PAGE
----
From the various applications of the equitable estoppel that have been discussed above, a relevance of their application is evident in different dimensions. Assumption on the side of the claimant that the defendant will act in a given way makes it relevant23. Still, inducement is another thing that makes estoppel successful because an assumption is supposed to have been made by a representor who is required for causation24. Another factor for successful estoppel is the detrimental reliance where a plaintiff is supposed to suffer some danger resulting from the assumptions ones assumption as induced by a defendant. There is also a loss in other terms on the side of the claimant. Reasonableness too is called to place when an estoppel is being made to establish whether the party who is relying is worthy of being accorded protection, that is, was there any reasonableness in the act. Finally, unconsionability is another fact that inquires into the conduct of the representor and if it deserves to be blamed, that is, if they did act in a way that is unconscionable. In other words, the whole thing sums up all the factors contributing to the successfulness of an estoppel. Having these vital elements at hand therefore makes estoppel still relevant in the present times.

The whole idea of an estoppel rotates around the question of sticking to one’s word in a contract. A person ought to keep his word knowing the kind of effects that may arise since most of all things that an individual may say they always involve another, either directly or by implication. An estoppel therefore is a “stop” to wavering stand that puts other people in danger of being unfaithful and dishonest. It is therefore worthwhile to necessarily assert that an estoppel holds water amidst the various challenges that have been put across the way of the estoppel law. No matter how people may disagree on its validity and relevance, the fact remains that individuals will never stop owning to their words otherwise they will become unpredictable. It is therefore obliging to accept this fact, that an equitable estoppel will continue being important by making deals among people more consistent and useful.

References TTop of FormBottom of FormBottom

Blum, Brian A. Contracts: Examples & Explanations. Austin: Wolters Kluwer Law & Business, 2007. Print.

Central London Property Trust Ltd v. High Trees House Ltd [1956] 1 All ER 256

Collier v P & MJ Wright (Holdings) Ltd 2008 1 WLR 643

Combe v. Combe (1951) 2 KB 215.

D & C Builders Ltd v Rees [1965] 3 All ER 837.

Feinman, Jay M. The Last Promissory Estoppel Article. Fordham Law Review,Issue 2 (1992).

Horneberger, Lee. A Review of Promissory Estoppel Law in Michigan, 2007.

Johnson, Carla S. «Family Law-Application of Equitable Estoppel in Paternity and Visitation Cases-Mommy’s Baby, Mama’s Maybe: A New York Court’s Decision to Hold a Same-Sex Partner Financially Responsible for a Non-Biological and Non-Adoptive Child-HM v. ET, No U-110-07 (NY Fam. Ct. Sept. 11, 2007).» UALR L. Rev. 31 (2008): 543.

Kinsella Stephan N. Estoppel: A New Justification for Individual Rights. Reason Papers 17 (1992).

Kochan, Donald J. «Book Note: The Other Side of the Coin: Implications for Policy Formation in the Law of Judicial Interpretation: A Review of ‘A Matter of Interpretation’, by Antonin Scalia.» Cornell Journal of Law and Public Policy 6.2 (1997): 463.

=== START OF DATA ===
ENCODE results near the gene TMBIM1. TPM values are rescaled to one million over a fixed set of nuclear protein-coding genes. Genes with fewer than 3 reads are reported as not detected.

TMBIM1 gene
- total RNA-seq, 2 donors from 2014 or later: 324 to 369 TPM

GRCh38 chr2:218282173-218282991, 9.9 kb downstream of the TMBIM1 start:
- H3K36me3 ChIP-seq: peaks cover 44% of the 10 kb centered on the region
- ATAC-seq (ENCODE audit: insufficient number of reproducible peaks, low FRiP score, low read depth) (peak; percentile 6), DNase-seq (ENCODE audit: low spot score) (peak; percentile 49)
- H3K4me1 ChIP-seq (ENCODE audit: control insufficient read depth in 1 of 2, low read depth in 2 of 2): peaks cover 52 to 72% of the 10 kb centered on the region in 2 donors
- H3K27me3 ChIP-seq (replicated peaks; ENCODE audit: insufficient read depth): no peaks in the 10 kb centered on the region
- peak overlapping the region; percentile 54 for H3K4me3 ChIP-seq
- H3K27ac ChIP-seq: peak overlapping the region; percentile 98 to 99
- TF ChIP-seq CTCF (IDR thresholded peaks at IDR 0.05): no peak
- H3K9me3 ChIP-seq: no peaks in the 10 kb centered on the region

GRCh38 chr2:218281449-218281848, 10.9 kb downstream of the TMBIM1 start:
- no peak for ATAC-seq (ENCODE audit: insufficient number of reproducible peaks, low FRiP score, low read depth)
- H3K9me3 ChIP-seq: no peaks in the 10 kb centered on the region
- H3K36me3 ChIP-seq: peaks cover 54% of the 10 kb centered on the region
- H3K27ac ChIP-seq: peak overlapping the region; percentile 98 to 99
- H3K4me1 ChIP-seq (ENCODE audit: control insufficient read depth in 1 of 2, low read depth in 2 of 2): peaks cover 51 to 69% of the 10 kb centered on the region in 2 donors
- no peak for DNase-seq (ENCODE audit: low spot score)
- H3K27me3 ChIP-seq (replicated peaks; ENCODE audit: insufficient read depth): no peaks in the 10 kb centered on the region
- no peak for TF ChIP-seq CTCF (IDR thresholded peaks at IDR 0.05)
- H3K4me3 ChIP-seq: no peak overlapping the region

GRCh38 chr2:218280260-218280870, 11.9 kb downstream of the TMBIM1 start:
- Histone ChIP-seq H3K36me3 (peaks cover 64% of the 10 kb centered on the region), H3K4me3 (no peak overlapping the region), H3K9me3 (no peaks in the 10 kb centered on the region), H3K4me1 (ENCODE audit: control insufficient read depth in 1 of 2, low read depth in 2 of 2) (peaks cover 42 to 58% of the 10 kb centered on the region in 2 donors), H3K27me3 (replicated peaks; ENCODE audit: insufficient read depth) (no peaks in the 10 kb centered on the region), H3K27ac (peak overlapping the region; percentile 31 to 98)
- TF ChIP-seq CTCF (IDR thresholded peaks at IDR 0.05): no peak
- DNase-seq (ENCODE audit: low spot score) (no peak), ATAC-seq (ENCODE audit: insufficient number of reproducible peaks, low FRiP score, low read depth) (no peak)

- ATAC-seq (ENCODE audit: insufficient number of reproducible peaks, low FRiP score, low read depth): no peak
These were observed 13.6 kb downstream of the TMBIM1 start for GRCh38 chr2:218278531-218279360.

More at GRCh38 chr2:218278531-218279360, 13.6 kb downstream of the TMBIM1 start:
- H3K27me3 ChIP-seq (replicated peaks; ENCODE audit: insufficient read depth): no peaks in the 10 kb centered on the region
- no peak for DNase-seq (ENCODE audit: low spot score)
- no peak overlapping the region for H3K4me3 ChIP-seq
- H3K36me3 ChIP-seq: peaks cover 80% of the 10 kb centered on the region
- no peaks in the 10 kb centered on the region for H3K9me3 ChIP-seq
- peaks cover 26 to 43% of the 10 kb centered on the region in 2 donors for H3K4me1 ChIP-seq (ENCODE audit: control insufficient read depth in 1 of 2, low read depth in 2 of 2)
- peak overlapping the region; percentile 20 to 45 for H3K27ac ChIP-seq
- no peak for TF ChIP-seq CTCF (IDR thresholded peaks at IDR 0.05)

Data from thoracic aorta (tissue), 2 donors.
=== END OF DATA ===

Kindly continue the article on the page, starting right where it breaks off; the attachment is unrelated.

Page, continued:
Ross, Terence P. Intellectual Property Law: Damages and Remedies. New York, N.Y: Law Journal Press, 2000. Continually updated resource.

Slaughter and May, The Doctrine of Contractual Estoppel in the Financial Services Arena, December, 2010.

Spence, Michael. Protecting reliance: the emergent doctrine of equitable estoppel. Hart, 1999.

Steinberg, Jeffrey G. Promissory Estoppel as a Means of Defeating the Statute of Frauds, 44 FordhamL. Rev. 114 (1975).Available at: <<http://ir.lawnet.fordham.edu/flr/vol44/iss1/4>>

Vecchione, Daniel D. An Estoppel by any Other Name. Surrey Law Working Papers. 2 (2012).

Waltons Stores (Interstate) Ltd v Maher (1988) 164 CLR 387, 62 ALJ 110

Weitzenbock, Emily M. English Law of Contract: Promissory Estoppel. Norwegian Research Centre for Computers & Law. February, 2012.

Daniel D. Vecchione, Surrey Law Working Papers Short notes: An Estoppel by any Other Name, 4

John Cartwright, Protecting Legitimate Expectations and Estoppel in English Law. Electronic Journal of Comparative Law, 100

Ibid, 1.

Kochan, Donald J. «Book Note: The Other Side of the Coin: Implications for Policy Formation in the Law of Judicial Interpretation: A Review of ‘A Matter of Interpretation Cornell Journal of Law and Public Policy  300.

Emily M. Weitzenbock, English Law of Contract: Promissory estoppels, 5.

Lee Honrnberger, A review of Promissory Estoppel Law in Michigan, 3.

Michael Spence, Protecting Reliance; the Emergent Doctrine of Equitable Estoppel, 210.

Ibid, 5.

Slaughter and May, The Doctrine of Contractual Estoppel in the Financial Services Arena, 3.

Heiko A. Giermann ,The Evidentiary Value of Bills of Lading and Estoppel,203.

Brian A. Blum, Contracts: Examples & Explanations,10.

Terence P. Ross, intellectual property law. Damages and Remedies, 100.

Jay M. Feinman, The Last Promissory Estoppel Article,5.

 Combe v. Combe (1951) 2 KB 215.

Central London Property Trust Ltd v. High Trees House Ltd [1956] 1 All ER 256

Emily M. Weitzenbock, English Law of Contract: promissory estoppel, 4.

D & C Builders Ltd v Rees [1965] 3 All ER 837.

Collier v P & MJ Wright (Holdings) Ltd 2008 1 WLR 643

Waltons Stores (Interstate) Ltd v Maher (1988) 164 CLR 387, 62 ALJ 110

N. Stephan Kinsella, Estoppel: A New Justification for Individual Rights, 2.

Jeffrey G. Steinberg, Promissory Estoppel as a means of defeating the statute of frauds, Fordham Law Review, 1975.


Daniel Davidson- Vecchione, Surrey Law Working Papers Short Notes, 4.

Carla S. Johnson, Family Law-Application of Equitable Estoppel in Paternity and Visitation Cases-Mommy’s Maybe: A New York Court’s Decision to Hold a Same-Sex Partner Financially Responsible for non Biological and Non-Adoptive Child. 543